By Nishant Rath

‘Nordic Noir’(Nikel, 2021)—the subset of the crime fiction genre set in Nordic countries and defined by its murky atmosphere, dark narratives, and flawed protagonists—has progressively proved itself to be an engaging source of entertainment for Australian audiences. Indeed, the “Nordic Noir revolution” in Australia suggests a need to investigate the cultural exchanges and similarities between both regions, since cultural flows between countries are often pertinent indicators of the depth of partnership felt by countries. Thus, we ask - are there similarities between the ‘Nordic Viking’ and the ‘Australian Explorer’?  How deep are the cultural flows between the Nordic countries and Australia? Why are popular streaming platforms (Stan, SBS, Netflix) progressively acquiring Nordic Crime fiction shows to entertain Australian audiences? 

The relationship of the Nordic people with nature is rooted in the concept of Friluftsliv. The English translation, “An outdoorsy life”/“Open air life”, does not do justice to the breadth of this concept, which defines the historical Nordic connection with the land, the seas, the fjords, the mountains, the snow, the trees, and the fauna. The philosophical standpoint for Friluftsliv emerged from the Nordic need to connect with nature, which goes beyond recreation or a moral obligation of preservation.


Similarly, the Australian philosophy towards life is deeply connected to its geographical beauty: its thick rainforests, gorgeous beaches, national landmarks, deserts, mountains, and diverse flora and fauna. Australians love their early morning bike rides, hikes, swims and treks, often seeking an active lifestyle and investing time in recreational activities that complement the Geographical attributes of their region.

Operationally, Friluftsliv can be defined as a participation in nature-based outdoor recreation that is centered around the individual (Elgvin, 2009). The word Friluftsliv first emerged in 1859 in the iconic Dramatist Henrik Ibsen’s poem ‘Paa Vidderne’ (Elgvin, 2009). As a concept, Friluftslivit has been studied rigorously throughout the years using a canon of disciplinary lenses. The spiritual dimensions of experiencing the freedom of nature in its purest form is a significant part of Nordic culture. In fact, in his poem, Ibsen mystifies the symbolic feeling of escaping the material world, and suggests that the individual’s inspiration lies in the scenic Norwegian flora and fauna. Ibsen’s influence through his famed concept of Friluftsliv is evident in literature, drama and film, and is best seen in the numerous translated renditions of his plays in theatres all around the globe. Modern Nordic storytellers/filmmakers tend to likewise set their plots around scenic planes, fjords, mountains to expose the rich Geographical beauty of Nordic countries.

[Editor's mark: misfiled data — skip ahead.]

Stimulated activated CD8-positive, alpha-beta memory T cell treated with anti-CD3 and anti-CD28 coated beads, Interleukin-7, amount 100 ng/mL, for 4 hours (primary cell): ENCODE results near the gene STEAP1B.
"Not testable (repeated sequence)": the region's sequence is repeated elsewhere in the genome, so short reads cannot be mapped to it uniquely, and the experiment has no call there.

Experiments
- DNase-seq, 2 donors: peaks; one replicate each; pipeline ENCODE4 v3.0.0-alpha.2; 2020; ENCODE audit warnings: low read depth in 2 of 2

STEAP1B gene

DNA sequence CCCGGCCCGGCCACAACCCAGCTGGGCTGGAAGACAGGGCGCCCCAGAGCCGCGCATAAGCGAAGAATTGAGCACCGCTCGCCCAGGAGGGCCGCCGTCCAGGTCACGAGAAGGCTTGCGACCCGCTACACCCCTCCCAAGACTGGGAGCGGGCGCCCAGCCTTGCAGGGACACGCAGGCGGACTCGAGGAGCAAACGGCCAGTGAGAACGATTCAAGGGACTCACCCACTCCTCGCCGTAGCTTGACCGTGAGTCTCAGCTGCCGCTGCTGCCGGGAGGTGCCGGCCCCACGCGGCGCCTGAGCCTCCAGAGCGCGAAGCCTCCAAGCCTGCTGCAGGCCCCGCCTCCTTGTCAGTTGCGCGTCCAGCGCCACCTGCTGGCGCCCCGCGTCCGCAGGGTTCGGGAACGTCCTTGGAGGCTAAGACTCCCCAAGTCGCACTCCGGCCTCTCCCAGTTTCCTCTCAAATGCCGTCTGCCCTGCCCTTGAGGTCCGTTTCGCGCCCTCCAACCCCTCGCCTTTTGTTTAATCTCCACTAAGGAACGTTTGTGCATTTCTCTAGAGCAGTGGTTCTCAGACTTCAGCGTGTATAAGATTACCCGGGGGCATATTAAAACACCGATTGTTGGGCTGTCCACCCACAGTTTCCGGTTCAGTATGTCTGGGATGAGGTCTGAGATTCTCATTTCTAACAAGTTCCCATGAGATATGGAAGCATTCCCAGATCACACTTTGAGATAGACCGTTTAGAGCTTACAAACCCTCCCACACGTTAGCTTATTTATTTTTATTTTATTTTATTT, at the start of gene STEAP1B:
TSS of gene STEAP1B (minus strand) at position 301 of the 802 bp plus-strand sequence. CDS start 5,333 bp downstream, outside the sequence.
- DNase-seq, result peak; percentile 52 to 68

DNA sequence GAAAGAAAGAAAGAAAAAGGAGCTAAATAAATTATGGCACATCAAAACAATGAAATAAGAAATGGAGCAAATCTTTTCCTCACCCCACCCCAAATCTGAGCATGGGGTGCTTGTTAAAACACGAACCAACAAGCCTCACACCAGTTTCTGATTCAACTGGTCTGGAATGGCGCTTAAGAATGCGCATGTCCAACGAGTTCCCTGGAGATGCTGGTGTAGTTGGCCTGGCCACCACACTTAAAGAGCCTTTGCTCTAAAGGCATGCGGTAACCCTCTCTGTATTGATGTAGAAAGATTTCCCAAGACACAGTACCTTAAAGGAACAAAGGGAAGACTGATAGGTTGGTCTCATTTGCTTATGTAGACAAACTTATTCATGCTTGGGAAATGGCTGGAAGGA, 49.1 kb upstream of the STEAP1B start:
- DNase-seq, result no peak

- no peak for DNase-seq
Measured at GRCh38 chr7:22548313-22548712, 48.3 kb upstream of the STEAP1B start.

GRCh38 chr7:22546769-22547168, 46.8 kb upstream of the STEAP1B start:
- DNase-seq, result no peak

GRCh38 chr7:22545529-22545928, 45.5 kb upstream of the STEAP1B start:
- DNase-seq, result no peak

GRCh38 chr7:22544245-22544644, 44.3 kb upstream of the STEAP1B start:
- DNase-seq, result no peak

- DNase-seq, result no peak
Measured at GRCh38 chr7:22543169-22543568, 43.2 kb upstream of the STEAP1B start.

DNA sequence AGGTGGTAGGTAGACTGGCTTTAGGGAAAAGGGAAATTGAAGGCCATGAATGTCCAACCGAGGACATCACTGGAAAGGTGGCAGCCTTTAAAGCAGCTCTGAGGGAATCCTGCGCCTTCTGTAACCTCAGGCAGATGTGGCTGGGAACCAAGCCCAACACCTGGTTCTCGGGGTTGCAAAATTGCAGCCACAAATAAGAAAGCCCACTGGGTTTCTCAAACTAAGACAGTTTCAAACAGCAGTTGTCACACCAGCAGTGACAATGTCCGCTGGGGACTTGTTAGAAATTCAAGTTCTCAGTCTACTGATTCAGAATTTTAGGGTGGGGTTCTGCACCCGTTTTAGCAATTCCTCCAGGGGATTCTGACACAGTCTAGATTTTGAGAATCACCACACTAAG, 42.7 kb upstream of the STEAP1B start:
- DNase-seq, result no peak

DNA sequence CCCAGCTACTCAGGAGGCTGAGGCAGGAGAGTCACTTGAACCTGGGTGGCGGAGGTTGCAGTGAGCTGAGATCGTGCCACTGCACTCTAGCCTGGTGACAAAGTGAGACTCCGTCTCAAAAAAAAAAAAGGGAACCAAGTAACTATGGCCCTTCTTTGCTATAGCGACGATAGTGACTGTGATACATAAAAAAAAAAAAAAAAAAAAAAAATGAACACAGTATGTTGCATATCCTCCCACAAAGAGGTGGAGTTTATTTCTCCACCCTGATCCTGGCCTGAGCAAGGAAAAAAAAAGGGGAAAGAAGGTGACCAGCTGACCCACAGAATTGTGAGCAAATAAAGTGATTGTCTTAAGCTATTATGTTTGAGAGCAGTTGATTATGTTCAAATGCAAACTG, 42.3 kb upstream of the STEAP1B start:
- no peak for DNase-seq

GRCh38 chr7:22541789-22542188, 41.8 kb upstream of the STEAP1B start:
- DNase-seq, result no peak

The cultural partnership between Australia and Nordic countries should be re-visited and celebrated. The Norwegian saying, “There is no bad weather, only bad clothes”, applies to Australia too. There are two direct consequences of the Nordic-Australian cultural partnership. Firstly, in Australia, translations of Ibsen’s plays can be traced back to 1889 (Tompkins, 2013). Iconic Plays such as “A Doll’s House”, “Ghosts” and  “Peer Gynt” have been translated into English and performed for decades for Australian audiences. These performances continue to intrigue Australian audiences because of Ibsen’s modernist tendencies to rethink traditional drama structures. Secondly, SBS set a precedent in 2018 (SBS Guide. 2017) by creating content structured around the uniquely Norwegian Genre “slow TV”. SBS aired a three-hour unedited train-journey of the iconic Ghan (Australia’s first Passenger train) through the Australian outback.

In conclusion, the cultural exchanges between Nordic countries and Australia are far from recent. The cultural similarities of cultivating an intense relationship with flora and fauna are stark. Perhaps, the similarities between Friluftsliv and the Australian mindset, is why Australian audiences can relate to Nordic Noir. 

Sources: -  (SBS Guide. 2017. Slow TV comes to SBS with The Ghan: Australia’s Greatest Train Journey. [online] Available at: <> - (Tompkins J., 2013 “Performing ghosts in Australia: Ibsen and an example of australian cultural translation” in Ibsen Studies, 2013 Vol. 13, No. 1, 2–27,

(Elgvin,T. D., 2009. «Henrik Ibsen: The birth of ‘friluftsliv’ – a 150 years Celebration»,. [online] Available at: <> [Accessed 23 September 2021].) - (Nikel, D., 2021. Nordic Noir: Scandinavian Crime Fiction Explained. [online] Life in Norway. Available at: <> )

This article was published as part of a series written by interns of the Norwegian Australian Chamber of Commerce and images are used under Creative Commons.